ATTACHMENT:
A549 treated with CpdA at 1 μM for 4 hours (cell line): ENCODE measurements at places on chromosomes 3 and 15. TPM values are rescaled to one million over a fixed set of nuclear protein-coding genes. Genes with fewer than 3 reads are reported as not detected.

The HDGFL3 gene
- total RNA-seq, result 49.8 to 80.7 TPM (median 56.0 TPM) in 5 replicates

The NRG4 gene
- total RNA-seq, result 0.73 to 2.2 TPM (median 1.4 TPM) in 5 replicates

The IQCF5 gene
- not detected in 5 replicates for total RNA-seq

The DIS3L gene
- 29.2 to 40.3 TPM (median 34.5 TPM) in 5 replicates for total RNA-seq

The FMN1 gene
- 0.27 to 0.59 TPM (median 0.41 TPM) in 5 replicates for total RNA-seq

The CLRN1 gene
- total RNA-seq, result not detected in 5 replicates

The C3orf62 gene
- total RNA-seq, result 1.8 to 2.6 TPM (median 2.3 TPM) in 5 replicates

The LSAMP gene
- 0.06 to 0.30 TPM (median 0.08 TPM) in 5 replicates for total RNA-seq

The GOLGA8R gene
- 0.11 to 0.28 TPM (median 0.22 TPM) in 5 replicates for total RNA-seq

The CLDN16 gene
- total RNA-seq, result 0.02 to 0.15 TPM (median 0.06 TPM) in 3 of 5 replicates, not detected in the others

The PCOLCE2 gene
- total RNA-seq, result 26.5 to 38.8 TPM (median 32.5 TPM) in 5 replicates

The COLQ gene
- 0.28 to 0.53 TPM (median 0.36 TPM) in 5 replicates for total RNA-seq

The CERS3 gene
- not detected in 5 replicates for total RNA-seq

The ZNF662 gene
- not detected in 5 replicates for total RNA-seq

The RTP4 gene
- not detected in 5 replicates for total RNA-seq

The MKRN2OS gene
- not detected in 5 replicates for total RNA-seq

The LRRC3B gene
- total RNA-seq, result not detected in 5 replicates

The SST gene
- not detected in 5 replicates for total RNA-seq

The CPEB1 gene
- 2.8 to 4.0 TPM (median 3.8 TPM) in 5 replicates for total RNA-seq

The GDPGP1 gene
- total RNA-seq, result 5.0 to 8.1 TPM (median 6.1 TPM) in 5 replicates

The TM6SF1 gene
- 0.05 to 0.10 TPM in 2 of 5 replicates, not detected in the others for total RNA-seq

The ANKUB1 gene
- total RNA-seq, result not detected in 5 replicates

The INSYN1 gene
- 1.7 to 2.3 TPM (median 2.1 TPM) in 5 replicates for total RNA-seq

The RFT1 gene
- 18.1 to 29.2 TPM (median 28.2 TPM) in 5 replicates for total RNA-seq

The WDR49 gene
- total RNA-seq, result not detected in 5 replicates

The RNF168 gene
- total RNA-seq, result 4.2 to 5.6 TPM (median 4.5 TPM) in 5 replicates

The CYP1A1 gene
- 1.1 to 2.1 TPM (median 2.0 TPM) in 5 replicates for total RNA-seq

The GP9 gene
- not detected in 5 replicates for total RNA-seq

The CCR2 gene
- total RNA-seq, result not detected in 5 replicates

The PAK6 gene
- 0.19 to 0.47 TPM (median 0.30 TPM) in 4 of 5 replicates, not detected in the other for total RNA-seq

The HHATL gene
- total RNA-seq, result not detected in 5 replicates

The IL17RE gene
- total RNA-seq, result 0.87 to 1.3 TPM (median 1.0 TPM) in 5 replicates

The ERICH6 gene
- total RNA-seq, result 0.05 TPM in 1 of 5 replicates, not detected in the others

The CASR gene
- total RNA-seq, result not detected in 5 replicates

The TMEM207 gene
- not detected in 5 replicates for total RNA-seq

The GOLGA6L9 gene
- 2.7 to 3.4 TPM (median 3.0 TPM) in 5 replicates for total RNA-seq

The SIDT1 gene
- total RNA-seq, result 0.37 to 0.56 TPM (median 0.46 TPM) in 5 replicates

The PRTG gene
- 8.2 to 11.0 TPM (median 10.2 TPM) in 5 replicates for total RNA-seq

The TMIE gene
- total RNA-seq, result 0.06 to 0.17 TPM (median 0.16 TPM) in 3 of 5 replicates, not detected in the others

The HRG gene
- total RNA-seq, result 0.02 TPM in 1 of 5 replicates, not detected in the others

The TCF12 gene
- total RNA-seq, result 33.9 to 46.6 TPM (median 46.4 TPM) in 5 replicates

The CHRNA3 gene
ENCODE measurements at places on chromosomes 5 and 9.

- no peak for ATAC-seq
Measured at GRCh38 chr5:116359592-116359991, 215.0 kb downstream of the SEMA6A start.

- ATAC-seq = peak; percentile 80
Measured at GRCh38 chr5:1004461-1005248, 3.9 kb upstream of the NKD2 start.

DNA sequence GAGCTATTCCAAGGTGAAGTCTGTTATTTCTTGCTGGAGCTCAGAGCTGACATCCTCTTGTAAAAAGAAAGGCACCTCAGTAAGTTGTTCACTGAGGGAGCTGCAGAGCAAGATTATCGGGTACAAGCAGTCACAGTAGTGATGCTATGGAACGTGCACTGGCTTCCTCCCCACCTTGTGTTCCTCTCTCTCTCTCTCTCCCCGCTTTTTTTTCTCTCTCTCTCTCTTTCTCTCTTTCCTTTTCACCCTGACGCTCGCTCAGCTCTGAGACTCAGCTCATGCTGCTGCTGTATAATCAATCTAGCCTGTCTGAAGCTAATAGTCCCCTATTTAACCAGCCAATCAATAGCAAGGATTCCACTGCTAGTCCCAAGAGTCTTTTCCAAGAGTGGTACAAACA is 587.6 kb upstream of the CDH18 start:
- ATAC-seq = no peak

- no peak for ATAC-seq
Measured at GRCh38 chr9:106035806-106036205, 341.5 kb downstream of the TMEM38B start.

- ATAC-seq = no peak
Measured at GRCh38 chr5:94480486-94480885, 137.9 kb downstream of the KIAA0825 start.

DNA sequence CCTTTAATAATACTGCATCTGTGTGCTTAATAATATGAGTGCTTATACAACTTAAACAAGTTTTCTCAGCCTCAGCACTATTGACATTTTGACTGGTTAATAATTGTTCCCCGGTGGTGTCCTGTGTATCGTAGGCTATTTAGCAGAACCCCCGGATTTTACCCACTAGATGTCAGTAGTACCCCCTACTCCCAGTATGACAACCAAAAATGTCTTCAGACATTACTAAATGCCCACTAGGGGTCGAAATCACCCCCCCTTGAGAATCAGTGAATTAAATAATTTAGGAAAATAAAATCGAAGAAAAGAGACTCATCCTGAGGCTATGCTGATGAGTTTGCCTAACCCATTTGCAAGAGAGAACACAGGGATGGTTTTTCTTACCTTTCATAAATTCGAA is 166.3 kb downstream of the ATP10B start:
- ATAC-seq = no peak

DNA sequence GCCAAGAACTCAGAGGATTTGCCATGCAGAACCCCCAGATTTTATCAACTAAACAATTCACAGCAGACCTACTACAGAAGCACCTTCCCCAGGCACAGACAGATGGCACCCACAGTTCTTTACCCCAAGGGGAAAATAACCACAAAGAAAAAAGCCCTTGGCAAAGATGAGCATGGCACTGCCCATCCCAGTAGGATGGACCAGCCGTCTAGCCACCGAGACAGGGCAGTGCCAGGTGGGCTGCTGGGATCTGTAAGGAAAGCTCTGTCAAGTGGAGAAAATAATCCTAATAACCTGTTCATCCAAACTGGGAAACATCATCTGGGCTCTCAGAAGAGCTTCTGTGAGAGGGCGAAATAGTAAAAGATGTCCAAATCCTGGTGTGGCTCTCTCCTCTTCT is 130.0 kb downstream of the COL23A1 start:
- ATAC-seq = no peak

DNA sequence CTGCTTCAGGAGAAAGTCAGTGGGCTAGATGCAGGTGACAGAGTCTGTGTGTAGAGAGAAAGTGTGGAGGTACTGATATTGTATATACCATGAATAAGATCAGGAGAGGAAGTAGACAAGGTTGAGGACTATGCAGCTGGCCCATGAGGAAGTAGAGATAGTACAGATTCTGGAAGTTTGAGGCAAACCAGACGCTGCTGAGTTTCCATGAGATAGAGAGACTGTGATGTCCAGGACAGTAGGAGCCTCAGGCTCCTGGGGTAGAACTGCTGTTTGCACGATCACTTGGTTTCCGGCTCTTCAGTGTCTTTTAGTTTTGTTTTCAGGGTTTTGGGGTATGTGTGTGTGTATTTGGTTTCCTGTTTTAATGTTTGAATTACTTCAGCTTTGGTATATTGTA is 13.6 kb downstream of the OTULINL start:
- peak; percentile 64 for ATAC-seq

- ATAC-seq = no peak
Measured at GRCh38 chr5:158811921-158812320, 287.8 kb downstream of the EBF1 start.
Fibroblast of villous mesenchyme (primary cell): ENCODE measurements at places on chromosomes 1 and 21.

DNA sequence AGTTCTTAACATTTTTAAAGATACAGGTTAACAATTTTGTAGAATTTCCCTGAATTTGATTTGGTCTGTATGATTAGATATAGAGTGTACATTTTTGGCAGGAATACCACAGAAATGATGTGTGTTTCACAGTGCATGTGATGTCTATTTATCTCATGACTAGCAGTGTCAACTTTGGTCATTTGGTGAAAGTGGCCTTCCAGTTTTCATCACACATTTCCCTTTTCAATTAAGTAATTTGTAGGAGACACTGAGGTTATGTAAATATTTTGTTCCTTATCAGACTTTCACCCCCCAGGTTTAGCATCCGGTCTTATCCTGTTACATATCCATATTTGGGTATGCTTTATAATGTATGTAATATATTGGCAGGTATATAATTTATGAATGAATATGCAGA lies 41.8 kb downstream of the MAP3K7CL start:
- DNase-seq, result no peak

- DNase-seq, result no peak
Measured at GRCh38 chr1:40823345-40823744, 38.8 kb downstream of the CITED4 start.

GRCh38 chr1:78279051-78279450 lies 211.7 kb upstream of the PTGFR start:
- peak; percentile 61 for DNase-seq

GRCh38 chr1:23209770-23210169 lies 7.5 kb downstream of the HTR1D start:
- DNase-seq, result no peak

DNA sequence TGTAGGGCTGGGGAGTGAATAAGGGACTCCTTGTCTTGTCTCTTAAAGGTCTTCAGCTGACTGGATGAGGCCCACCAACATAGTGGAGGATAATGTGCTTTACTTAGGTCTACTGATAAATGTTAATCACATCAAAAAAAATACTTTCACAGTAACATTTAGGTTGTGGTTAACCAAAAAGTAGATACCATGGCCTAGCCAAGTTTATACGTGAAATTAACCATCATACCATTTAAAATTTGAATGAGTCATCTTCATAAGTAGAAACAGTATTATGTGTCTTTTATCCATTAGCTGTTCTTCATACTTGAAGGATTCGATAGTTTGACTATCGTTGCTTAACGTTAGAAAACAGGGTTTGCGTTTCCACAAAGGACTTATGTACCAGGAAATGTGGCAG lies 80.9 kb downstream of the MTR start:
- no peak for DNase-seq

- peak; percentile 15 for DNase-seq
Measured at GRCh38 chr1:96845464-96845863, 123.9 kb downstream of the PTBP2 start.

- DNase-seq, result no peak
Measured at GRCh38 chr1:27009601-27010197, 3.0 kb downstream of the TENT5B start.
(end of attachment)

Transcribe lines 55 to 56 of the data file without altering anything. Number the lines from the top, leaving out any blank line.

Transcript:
- 1.1 to 2.1 TPM (median 2.0 TPM) in 5 replicates for total RNA-seq

The GP9 gene